The birds in winter
Published 10:03 pm Thursday, February 2, 2012
Be kind to feathered friends — feed and water them during the winter
As the weather gets colder and food gets harder to find, birds that don’t migrate for the winter could use a helping hand.
Putting out a bird feeder and offering fresh water can help the birds make it through the winter, but it also offers a great opportunity to see new and different avian species.
Ann Weber, a Smithfield Gardens employee, said she has been feeding the birds at her home for many years, and she encourages others to help out.
“Even if you can’t do it all year, it’s nice to do it in the winter,” she said.
When you first put bird feeders in the yard, find out what birds frequent your yard, so you know what foods to pick up.
“All birds don’t eat the same things,” Weber said.
For example, cardinals and finches enjoy sunflower seeds while large songbirds, like doves, prefer safflower.
Additionally, all birds have preferences about how they like to eat — some are happy to perch on feeders hanging from trees and others would rather feed on the ground.
Weber said if you are looking to have just certain types of birds frequent your yard, find out their favorite foods and only put those out.
Also, there are some birds that like to eat insects, so hanging suet, which is raw beef or mutton fat, will attract these kinds.
However, Weber said, suet should be hung with caution because raccoons enjoy it as a snack as well.
If you know you have raccoons, try hanging a suet feeder high and away from the trunks of trees, so raccoons cannot climb to get them.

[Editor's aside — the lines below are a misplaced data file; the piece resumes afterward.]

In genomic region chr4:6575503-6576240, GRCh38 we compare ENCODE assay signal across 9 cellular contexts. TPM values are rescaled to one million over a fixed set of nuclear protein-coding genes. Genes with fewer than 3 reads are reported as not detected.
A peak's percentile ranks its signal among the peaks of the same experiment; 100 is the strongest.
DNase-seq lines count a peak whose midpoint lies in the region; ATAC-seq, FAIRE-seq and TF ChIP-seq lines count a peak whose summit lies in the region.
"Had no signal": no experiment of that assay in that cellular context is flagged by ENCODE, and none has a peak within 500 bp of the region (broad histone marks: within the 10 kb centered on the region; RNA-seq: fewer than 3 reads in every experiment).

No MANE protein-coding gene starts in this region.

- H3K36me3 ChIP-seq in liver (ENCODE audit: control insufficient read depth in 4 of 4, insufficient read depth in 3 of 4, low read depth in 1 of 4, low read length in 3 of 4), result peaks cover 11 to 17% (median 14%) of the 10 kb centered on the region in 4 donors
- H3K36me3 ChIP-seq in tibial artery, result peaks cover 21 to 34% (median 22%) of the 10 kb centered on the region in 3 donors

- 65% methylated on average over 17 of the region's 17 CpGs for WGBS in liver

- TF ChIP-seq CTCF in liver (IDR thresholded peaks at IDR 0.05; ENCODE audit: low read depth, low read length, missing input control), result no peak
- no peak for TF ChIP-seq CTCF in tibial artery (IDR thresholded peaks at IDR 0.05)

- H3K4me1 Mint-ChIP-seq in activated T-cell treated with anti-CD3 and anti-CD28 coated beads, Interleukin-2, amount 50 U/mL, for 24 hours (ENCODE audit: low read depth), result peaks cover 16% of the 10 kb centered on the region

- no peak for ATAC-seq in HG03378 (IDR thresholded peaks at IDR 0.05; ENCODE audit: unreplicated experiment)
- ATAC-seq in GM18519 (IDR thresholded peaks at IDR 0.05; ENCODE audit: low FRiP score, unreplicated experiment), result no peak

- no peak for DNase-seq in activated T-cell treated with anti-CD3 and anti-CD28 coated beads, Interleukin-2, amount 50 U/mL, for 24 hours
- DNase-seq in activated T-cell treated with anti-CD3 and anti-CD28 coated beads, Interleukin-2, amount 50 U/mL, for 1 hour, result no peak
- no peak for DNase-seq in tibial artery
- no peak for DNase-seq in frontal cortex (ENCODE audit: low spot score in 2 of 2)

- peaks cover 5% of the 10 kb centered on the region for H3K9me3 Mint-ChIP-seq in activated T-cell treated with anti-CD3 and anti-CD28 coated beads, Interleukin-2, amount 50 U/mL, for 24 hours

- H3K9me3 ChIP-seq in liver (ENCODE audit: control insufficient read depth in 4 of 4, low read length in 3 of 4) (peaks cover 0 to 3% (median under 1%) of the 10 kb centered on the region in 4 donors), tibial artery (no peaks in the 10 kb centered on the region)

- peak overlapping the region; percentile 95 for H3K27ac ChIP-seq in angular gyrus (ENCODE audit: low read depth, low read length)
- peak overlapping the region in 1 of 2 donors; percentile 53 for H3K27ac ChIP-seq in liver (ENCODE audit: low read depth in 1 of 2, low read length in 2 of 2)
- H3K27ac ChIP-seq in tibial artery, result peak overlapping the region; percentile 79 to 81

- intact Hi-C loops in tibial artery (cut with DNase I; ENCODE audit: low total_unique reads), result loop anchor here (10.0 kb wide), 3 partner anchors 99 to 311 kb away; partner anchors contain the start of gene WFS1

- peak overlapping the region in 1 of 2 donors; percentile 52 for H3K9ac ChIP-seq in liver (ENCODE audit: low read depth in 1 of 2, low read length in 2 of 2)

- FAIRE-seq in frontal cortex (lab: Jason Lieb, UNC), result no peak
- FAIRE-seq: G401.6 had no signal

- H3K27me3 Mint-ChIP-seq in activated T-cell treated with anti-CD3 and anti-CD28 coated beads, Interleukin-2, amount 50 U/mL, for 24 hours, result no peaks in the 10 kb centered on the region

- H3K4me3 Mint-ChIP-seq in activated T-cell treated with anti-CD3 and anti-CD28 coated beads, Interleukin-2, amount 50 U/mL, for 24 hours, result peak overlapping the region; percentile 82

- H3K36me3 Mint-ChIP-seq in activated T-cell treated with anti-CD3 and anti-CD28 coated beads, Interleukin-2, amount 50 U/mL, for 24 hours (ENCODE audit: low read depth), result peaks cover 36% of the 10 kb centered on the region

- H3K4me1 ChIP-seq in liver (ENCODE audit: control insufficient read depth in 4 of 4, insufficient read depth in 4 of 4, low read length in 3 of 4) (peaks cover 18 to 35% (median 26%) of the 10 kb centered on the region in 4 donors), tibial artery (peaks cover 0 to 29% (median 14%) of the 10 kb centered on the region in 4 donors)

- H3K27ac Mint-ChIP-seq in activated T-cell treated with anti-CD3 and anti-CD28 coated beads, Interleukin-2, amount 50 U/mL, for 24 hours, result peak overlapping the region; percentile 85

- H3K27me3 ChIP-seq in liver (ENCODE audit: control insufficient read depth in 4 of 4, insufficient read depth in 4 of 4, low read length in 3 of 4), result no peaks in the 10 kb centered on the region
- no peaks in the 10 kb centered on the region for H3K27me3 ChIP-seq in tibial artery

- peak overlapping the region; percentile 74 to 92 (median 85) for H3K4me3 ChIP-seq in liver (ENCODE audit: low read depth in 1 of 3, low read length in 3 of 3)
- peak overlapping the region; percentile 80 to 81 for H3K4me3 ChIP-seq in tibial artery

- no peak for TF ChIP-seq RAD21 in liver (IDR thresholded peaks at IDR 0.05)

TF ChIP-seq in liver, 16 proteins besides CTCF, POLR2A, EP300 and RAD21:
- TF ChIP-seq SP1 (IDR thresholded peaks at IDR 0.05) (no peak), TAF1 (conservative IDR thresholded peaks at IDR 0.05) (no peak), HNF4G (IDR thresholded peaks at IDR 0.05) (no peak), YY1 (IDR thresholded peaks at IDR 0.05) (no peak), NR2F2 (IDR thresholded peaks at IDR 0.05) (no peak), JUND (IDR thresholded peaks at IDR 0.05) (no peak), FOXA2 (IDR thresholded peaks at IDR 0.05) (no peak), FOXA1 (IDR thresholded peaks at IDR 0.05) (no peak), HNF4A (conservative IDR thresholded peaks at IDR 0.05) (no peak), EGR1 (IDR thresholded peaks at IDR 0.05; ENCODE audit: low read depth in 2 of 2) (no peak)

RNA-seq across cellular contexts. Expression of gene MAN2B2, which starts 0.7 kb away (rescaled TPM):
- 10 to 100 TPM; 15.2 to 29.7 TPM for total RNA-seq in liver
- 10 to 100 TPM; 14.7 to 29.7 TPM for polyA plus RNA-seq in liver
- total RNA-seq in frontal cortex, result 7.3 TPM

Weber said raccoons will work hard to get to the suet and will even steal the hanger and take it away to figure out how to get into it.
“If you don’t have raccoons, you can do suet without a problem,” she said.
Another animal that can create problems when trying to feed birds are squirrels, because they enjoy chowing down on the same foods as birds.
In order to keep squirrels away from bird feeder, you can set up a squirrel feeder far away from the bird stations.
Weber said squirrels will be less of a problem if their feeder is kept up.
It you want to keep the critters away altogether, squirrel baffles, which are products designed to hinder the creatures in their attempts to get into feeders, can be used instead.
Weber said when someone is just starting out with bird feeding, some inexpensive methods can be used to try it out.
For example, sacks to hold nyjer seed, which is a favorite of finches, are inexpensive and are hard for squirrels to get into.
Also, people can just opt to put generic birdseed in a small feeder for any birds to enjoy.
If you want to get your children involved, Weber said, bird feeders can be made from pinecones rolled in peanut butter and covered in birdseed.
“They’d be excited to see the birds eat it,” she said.
While feeding the birds is important and helpful, there is something even more useful people can do to help them during the winter.
Weber said birds struggle to find fresh water during the coldest months, so putting water out for drinking and bathing can attract a multitude of avian varieties.
“In the summer months, if water collects, the birds will find it,” she said. “In the winter, if you think about how far they fly for fresh water, the water will bring them.”
In order to ensure the water doesn’t freeze, birdbath warmers can be purchased at specialty stores and online.
Weber said the heaters can be a little pricey, but they attract some beautiful birds and are very helpful for the ones looking for a drink when all other water sources are frozen.